Unless you have a VERY good reason, rethrow your exception.

I see it a lot, people write a function, they catch a possible exception and throw one of their own OmgSomethingHorribleHappenedException(); Check this simplefied example: private static void Main() { try { var result = (new Api()).Find(“foo”); Process(result); } catch (Exception e) { Console.WriteLine(e.Message + Environment.NewLine + e.StackTrace); Console.Read(); } } And the Api.Find(string toFind) […]

Deserializing xml: Data at the root level is invalid. Line 1, position 1

A couple of days ago a colleague of mine encountered a problem where he had some objects that define a configuration needed to be stored in the database. He would serialize the data with the following code: public static class XmlSerializerHelper { public static string SerializeXml<TObject>(this TObject objectToSerialize) { using (var memoryStream = new MemoryStream()) […]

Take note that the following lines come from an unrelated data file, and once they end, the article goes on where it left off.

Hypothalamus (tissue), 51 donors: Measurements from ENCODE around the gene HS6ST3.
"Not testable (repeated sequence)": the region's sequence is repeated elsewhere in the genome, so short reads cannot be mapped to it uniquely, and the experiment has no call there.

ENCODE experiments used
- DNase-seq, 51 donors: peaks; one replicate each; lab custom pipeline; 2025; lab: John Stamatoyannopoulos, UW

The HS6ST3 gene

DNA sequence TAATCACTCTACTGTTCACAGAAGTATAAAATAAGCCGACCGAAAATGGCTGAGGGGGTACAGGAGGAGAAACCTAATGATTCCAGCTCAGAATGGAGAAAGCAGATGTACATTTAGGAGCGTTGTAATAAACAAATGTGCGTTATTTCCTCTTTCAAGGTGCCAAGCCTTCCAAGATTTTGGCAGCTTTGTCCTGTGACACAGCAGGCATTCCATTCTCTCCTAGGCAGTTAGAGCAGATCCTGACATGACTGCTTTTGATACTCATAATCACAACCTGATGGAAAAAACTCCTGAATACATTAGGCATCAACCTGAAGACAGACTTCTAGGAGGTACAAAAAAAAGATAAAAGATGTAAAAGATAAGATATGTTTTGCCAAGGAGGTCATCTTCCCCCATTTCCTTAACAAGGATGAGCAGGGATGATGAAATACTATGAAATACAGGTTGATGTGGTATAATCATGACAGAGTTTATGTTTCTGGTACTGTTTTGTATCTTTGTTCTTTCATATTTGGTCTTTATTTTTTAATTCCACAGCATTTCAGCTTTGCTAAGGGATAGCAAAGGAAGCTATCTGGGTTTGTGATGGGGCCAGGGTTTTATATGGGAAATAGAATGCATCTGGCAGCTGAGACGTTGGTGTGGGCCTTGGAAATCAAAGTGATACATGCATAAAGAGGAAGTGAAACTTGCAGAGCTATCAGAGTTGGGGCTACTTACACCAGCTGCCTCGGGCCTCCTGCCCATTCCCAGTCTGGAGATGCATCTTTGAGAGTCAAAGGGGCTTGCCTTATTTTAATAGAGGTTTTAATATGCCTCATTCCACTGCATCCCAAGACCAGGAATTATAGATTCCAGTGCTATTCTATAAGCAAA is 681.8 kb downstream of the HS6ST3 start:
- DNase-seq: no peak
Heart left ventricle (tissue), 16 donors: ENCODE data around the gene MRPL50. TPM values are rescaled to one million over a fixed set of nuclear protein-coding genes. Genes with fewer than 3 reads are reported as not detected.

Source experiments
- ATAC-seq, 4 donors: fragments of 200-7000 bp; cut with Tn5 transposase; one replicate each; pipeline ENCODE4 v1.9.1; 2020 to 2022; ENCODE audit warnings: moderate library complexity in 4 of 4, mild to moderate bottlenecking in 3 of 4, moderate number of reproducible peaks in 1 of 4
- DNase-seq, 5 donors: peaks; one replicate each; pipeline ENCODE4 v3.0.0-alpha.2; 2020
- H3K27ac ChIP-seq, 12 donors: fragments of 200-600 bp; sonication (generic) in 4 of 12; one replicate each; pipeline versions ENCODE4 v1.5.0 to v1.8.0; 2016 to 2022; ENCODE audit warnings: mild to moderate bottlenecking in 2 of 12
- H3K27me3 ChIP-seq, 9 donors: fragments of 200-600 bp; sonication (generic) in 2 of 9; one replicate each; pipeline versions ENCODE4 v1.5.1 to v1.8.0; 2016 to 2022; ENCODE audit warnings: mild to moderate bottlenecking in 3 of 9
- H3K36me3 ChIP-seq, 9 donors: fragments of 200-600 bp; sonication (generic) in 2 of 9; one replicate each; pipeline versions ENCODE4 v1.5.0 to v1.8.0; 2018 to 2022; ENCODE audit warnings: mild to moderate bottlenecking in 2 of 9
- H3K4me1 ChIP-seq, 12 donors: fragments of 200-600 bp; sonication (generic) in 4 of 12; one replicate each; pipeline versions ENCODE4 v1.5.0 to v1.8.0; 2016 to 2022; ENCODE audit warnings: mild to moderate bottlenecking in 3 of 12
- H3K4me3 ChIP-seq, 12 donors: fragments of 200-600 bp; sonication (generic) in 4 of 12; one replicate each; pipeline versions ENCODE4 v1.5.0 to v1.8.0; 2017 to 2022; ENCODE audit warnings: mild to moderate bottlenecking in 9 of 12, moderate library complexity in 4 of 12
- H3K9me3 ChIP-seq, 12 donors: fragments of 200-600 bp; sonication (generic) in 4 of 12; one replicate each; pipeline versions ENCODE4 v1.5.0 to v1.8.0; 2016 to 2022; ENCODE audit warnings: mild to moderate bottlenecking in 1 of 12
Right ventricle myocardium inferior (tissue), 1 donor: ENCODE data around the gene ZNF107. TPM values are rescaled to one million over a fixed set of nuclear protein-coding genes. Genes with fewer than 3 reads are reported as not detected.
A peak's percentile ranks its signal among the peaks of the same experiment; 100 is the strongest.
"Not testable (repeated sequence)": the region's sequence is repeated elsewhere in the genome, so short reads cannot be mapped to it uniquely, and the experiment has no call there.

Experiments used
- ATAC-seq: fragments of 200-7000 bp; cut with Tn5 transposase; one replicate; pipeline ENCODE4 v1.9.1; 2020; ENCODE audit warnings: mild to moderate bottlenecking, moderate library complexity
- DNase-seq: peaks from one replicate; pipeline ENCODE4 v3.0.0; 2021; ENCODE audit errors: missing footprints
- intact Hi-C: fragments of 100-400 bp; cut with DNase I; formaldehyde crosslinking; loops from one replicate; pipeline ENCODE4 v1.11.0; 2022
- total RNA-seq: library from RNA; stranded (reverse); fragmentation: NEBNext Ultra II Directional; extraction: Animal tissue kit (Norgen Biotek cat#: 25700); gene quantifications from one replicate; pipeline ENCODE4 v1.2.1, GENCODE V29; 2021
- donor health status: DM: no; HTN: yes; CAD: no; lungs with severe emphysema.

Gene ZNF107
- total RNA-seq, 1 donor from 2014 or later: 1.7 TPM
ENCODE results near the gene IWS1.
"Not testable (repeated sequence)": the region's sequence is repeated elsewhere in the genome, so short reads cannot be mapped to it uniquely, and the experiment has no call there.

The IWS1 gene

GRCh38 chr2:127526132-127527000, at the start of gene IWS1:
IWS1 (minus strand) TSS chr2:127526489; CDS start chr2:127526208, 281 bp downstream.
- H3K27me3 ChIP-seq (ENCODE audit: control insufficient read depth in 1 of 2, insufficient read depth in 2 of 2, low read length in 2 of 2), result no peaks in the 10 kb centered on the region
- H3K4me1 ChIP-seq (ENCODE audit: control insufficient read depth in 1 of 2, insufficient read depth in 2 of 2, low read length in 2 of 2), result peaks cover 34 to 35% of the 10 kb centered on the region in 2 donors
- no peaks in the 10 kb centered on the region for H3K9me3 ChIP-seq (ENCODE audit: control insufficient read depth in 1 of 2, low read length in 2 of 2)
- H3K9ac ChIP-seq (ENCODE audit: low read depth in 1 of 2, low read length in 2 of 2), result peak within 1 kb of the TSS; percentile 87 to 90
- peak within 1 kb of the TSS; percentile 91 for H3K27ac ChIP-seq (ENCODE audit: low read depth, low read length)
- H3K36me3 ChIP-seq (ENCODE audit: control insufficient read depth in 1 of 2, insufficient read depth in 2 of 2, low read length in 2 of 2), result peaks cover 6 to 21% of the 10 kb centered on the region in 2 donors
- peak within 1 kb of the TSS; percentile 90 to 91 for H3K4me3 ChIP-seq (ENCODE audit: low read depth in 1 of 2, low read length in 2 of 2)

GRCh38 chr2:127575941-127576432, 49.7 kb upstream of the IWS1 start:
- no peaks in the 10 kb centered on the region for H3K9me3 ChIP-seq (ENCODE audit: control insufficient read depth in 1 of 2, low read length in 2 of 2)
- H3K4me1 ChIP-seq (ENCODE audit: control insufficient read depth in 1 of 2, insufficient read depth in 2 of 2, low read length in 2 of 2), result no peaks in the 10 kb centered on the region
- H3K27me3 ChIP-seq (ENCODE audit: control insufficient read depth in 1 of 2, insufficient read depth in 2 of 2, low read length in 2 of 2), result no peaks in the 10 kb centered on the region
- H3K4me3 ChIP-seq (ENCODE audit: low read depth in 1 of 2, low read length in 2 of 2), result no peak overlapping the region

Check if your LinkedIn password appears in the leaked file.

Get the file from the internet. Change the line that points to the file. Run the app, type your password and be happy or sad. using System; using System.IO; using System.IO.MemoryMappedFiles; using System.Security.Cryptography; using System.Text; namespace LinkedInFileSearcher { internal static class Program { private const string PathToLinkedInFile = @”c:\combo_not.txt”; private static void Main() { ConsoleKeyInfo […]